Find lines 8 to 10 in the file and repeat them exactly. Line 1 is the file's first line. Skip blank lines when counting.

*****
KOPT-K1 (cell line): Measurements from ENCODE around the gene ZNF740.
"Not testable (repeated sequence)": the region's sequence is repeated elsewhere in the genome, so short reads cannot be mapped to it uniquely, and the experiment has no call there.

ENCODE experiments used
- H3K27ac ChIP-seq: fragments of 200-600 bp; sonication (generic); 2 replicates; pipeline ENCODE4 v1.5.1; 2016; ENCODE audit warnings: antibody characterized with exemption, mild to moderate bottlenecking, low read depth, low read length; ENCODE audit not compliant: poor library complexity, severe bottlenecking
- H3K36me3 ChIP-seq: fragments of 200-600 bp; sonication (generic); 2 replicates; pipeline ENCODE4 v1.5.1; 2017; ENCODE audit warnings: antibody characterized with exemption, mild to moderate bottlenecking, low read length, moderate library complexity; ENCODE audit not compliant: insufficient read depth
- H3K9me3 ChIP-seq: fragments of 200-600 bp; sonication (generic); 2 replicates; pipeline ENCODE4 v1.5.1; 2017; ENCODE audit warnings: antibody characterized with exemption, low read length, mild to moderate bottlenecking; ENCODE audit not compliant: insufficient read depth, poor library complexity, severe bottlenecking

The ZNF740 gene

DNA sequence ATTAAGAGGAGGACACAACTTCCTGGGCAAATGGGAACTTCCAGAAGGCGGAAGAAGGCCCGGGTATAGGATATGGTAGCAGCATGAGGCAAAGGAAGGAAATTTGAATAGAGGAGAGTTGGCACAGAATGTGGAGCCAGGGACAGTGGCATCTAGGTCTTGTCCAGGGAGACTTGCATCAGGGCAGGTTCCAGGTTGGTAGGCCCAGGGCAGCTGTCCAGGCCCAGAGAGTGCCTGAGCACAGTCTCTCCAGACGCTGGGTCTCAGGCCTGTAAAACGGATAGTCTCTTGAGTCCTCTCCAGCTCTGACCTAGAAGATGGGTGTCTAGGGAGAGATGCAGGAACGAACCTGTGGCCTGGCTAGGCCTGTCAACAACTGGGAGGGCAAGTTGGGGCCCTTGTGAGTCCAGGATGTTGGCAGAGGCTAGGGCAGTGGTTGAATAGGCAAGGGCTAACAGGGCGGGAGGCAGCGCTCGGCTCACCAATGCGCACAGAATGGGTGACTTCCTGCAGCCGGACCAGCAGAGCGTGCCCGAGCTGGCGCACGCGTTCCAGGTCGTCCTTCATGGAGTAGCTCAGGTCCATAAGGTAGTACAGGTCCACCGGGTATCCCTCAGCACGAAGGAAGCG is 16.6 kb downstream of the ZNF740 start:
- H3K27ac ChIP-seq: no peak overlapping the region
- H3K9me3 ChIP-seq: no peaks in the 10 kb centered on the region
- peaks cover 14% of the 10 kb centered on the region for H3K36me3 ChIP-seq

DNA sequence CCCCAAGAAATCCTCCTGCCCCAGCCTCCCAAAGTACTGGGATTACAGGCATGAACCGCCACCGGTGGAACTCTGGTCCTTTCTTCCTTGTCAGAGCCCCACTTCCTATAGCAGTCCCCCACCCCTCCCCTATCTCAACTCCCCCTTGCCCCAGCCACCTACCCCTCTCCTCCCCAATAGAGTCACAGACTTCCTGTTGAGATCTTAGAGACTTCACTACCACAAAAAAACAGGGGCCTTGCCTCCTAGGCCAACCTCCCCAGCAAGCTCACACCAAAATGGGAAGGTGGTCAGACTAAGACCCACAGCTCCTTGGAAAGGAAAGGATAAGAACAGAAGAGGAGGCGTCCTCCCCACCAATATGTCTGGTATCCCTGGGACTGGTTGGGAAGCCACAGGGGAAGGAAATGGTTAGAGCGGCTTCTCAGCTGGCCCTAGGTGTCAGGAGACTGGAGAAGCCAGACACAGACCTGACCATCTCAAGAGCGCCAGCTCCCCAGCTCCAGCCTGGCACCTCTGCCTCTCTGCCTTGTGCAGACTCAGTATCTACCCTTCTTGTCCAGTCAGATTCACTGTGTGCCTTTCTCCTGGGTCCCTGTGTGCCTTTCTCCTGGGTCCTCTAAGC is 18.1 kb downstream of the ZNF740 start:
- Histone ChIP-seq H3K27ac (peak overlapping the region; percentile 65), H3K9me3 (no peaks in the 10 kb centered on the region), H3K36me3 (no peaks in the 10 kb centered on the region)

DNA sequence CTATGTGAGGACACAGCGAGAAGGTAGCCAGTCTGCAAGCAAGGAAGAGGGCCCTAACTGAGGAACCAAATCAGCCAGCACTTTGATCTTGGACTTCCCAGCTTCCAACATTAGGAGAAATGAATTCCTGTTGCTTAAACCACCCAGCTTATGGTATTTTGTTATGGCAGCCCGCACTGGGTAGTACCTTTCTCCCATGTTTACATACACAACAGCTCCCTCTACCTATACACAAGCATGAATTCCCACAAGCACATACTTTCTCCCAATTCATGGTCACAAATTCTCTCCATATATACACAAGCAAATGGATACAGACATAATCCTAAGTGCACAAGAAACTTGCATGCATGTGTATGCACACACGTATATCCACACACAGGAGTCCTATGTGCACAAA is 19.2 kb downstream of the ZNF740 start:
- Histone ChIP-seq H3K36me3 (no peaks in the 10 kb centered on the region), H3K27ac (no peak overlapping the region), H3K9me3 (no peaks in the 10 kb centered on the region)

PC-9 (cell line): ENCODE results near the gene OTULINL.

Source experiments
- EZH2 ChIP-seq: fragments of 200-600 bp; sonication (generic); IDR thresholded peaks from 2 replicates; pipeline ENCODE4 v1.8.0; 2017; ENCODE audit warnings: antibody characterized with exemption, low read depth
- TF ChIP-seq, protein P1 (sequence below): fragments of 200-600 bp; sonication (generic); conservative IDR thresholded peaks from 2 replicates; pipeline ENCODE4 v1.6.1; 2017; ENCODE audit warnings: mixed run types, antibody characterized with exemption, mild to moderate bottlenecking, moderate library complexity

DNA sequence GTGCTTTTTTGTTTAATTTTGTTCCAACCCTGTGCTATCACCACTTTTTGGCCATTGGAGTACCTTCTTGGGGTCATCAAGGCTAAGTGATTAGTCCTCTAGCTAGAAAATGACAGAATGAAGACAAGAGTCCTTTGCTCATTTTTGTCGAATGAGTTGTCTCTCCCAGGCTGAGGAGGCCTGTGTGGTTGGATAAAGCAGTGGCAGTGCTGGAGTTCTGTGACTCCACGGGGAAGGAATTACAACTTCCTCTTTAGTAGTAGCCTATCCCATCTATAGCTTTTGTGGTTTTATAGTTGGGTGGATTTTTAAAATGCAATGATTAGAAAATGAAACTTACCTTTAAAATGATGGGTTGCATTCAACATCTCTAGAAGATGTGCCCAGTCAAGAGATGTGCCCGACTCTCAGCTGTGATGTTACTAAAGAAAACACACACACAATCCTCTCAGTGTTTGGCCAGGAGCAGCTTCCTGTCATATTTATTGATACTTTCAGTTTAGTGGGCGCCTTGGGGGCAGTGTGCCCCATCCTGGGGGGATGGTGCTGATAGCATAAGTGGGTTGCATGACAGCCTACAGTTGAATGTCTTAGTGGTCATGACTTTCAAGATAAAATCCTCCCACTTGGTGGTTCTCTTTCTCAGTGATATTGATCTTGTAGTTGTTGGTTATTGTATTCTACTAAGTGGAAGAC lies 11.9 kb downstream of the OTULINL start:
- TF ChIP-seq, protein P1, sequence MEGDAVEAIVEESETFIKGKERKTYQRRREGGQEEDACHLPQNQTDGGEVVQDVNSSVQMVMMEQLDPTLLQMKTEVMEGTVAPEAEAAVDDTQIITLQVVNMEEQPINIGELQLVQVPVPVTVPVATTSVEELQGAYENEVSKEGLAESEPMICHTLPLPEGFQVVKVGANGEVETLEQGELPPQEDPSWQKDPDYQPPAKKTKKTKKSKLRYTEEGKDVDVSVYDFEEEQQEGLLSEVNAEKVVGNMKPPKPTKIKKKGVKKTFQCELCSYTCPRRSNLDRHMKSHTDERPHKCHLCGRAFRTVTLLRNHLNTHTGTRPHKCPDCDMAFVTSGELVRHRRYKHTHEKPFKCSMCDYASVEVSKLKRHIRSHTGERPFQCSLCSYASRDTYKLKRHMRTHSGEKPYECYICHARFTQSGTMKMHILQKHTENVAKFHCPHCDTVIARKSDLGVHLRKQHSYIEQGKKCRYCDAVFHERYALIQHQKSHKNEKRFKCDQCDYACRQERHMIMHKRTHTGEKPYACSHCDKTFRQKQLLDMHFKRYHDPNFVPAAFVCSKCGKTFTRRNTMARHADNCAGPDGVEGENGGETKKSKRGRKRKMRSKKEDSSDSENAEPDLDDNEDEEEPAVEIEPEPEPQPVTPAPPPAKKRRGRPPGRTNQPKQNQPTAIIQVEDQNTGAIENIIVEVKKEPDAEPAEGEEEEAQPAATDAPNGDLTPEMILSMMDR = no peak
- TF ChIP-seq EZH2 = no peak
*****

DNA sequence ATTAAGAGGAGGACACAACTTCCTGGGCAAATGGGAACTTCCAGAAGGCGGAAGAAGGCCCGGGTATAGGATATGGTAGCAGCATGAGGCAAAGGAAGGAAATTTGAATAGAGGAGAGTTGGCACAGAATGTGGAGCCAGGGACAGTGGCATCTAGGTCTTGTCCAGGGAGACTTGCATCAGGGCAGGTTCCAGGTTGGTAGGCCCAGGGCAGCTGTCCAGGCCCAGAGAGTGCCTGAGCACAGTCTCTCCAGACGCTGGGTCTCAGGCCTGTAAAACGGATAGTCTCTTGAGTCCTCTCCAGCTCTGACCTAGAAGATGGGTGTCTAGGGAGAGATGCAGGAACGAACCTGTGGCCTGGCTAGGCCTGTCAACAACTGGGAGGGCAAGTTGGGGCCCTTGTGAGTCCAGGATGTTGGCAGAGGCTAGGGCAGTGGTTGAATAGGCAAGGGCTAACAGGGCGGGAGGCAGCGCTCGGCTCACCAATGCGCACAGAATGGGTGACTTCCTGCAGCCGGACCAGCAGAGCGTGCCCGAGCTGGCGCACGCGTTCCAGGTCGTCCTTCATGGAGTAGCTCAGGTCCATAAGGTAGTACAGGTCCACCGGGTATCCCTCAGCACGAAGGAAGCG is 16.6 kb downstream of the ZNF740 start:
- H3K27ac ChIP-seq: no peak overlapping the region
- H3K9me3 ChIP-seq: no peaks in the 10 kb centered on the region